If you’ve read The Secret (good book), or if you’ve read any of the many books that discuss the Law of Attraction, you know that there is this idea of “the universe” and “vibrations” at work. The Universe responds to the vibrations (the feelings) you’re putting out, and it delivers that which is most dominant in your mind. The Universe works in the background, and it works in profound ways.

Whether or not you understand or believe in these ideas, I know you’ve experienced something good that “just happened”. You can’t explain it; you didn’t put any effort into it. It “just happened”.

That’s often a result of your mind working in the background to untangle some problem or address some challenge. Learn from this kind of experience; let your mind do its thing.

When setting goals, it’s often best to set a really big one and let the rest work itself out. A common example of this is when Kennedy proclaimed that the US was going to the moon by the end of the decade. We didn’t have the technology, we didn’t know how we were going to do it, but we knew we were going to. We accepted this on faith. We took the leap.

Sometimes you need to drill down to the finest, most minute details in life. But sometimes, especially when it comes to the big picture, you’ve got to just let it happen.

Resolution Meltdown

Thursday, January 17th, 2008

It’s that time of year again…time for those New Year’s resolutions to be tossed out the window! You failed, baby!


Oh, the disappointment. The frustration.

Week Three of the New Year is when gym attendance levels drop back to normal, diet commercials on television are replaced by commercials proclaiming “diets don’t work”, and that snazzy new organizer is lost in a pile on your desk. What happened?

First, realize that you’re not alone. There’s a reason the gyms get quieter, diet commercials go away, and so on — this is a very common time period for “failure”. Some “experts” say that for a habit to have any chance of becoming permanent, one must engage in said habit for 21 days. Others claim that 30 days is the magic number. Regardless of which number you choose, you’re getting close to prime fail time.

Personally, I think 30 days is the time you should invest in any change in your life. But! I also think that 21 days is the center of the “trap”. This is the time period where failure is most likely, and as such, it’s the time that we really need to put our heads down and stay the course.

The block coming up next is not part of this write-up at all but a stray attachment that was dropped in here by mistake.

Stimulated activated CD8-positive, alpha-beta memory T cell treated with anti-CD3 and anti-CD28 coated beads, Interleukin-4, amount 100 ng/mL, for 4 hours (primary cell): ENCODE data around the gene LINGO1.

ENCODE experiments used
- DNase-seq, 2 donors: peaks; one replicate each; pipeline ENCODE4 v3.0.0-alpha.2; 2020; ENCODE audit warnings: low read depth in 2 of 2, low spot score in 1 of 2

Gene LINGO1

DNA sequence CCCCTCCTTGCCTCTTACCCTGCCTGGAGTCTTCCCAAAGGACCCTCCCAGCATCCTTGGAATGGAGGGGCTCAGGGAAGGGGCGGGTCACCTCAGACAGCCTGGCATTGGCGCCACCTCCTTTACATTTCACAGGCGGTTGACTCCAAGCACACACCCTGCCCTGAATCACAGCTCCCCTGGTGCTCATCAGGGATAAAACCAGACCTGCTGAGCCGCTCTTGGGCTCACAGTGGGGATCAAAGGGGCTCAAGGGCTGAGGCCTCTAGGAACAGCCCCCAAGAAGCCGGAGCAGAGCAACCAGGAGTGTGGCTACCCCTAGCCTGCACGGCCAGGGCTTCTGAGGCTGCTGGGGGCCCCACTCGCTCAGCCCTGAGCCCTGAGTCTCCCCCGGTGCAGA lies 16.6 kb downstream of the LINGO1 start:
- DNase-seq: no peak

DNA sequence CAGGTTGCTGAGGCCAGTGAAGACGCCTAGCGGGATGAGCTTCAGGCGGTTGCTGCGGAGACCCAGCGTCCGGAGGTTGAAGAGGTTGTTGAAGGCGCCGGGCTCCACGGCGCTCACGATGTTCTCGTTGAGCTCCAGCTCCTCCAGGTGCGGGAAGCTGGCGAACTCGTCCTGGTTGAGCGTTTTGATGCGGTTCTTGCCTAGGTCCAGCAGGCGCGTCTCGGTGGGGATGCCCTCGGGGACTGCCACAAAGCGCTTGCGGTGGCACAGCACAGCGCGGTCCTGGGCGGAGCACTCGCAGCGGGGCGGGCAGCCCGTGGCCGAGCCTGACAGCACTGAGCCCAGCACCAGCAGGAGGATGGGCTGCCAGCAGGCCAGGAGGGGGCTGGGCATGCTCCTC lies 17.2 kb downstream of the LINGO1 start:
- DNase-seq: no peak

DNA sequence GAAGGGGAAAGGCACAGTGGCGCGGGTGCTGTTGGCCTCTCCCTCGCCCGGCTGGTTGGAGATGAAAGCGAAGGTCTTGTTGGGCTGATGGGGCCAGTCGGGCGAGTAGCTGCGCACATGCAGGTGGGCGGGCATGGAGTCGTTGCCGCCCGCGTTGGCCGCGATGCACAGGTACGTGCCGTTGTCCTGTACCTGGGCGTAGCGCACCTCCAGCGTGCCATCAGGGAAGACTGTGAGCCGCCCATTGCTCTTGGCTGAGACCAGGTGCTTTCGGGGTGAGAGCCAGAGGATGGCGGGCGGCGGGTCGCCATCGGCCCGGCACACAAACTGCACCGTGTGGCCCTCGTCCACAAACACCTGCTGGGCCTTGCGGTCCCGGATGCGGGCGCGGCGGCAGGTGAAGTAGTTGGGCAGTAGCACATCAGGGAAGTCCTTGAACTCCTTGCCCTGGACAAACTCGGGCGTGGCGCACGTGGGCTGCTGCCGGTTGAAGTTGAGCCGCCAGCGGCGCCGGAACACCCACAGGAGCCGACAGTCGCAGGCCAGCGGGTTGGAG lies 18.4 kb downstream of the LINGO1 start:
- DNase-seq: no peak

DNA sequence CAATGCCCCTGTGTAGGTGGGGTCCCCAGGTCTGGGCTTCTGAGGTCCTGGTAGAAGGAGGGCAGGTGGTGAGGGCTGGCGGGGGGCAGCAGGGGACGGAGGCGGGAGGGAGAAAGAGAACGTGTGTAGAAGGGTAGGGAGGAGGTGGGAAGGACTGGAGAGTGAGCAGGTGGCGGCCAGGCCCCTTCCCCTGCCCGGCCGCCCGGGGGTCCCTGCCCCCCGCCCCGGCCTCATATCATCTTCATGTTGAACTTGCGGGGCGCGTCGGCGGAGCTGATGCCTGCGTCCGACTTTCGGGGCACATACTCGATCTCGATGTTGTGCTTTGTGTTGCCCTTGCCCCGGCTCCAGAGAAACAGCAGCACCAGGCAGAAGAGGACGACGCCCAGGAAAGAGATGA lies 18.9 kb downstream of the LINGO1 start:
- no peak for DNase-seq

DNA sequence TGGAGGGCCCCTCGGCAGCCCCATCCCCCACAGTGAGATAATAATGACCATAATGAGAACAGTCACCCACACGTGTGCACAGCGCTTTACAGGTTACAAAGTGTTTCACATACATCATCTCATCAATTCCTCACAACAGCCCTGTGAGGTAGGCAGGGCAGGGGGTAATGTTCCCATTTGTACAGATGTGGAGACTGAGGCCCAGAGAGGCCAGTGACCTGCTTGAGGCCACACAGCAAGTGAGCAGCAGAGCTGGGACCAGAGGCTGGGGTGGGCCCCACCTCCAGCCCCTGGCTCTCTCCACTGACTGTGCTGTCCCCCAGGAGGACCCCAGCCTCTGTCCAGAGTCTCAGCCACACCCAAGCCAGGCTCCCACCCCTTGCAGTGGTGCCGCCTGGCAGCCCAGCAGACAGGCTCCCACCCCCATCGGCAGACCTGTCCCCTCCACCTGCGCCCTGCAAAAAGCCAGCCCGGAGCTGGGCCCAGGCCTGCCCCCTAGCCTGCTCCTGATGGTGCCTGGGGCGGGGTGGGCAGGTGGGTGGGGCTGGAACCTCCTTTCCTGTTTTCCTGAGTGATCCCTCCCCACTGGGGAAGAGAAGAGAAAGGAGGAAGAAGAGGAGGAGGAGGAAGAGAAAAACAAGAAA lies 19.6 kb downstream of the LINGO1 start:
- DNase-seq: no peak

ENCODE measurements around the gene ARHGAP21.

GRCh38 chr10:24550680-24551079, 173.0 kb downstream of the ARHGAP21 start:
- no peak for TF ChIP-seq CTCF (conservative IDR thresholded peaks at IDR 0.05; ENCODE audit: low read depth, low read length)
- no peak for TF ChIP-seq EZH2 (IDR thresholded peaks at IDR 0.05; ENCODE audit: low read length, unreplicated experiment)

Before you give up, and before you get depressed and down on yourself, remember to take another (fresh) look at your resolutions. Is each one really important to you? Can you see, hear, taste and smell what it feels like when you reach your goal? Are you visualizing success? Do you still get excited by suceeding?

Some of those resolutions might have been decided in haste. Reevaluate, double check the plan of attack, and enjoy the feelings today that success will bring tomorrow. Stick with the resolutions that make sense and toss the others guilt-free.

Psychological Stunts

Wednesday, January 16th, 2008

Brad Isaac is sharing a series he calls 101 Goal Setting Breakthroughs 2008.

Today he writes about visualization and optimism and how both relate to achieving your goals. In typical Brad fashion, he has a lot of ideas! Check out today’s post here.

I’m going to let Brad do the talking today (and I’m going to engage in the dreaded “yeah, what he said”…see the archives if that line confuses you). Anyway, I’m going to spend the day like I did yesterday — celebrating the birth of a son to our close friends Sami and Jacqui.


Check out Big Buts

Friday, January 4th, 2008

No, that’s not a typo. It’s “but” — not “butt”.

MillioniareMommyNextDoor features a great post today — read it here.

I want to be happier, but…

I want to make more money, but…

I want to, but…

You get the idea. Too often we make excuses as to why we “can’t” do or accomplish something. The reality is actually quite different: we can do anything we choose to do.

When you decide, it will be done. Whether you decide to do, accomplish, succeed, or overcome, when you really decide — when you make the commitment to yourself — it’s a done deal.

I’ve experienced this in my own life, and more importantly, I’ve seen it in lives around me. This isn’t something that “works” for me or someone else — it simply works.

Reality is inside your head. Our society tells us that reality is the “real world”, and for most in our society, the real world is not such a nice place.

But reality is what you make it. How you perceive the real world is your reality. Your thoughts, your desires, and your intentions are all determining factors in your reality. You have complete control over these things if you choose to exercise it.

Look at the world the way you want to see it. See yourself the way you want to be. Visualize your perfect reality, and the “real world” will follow suit.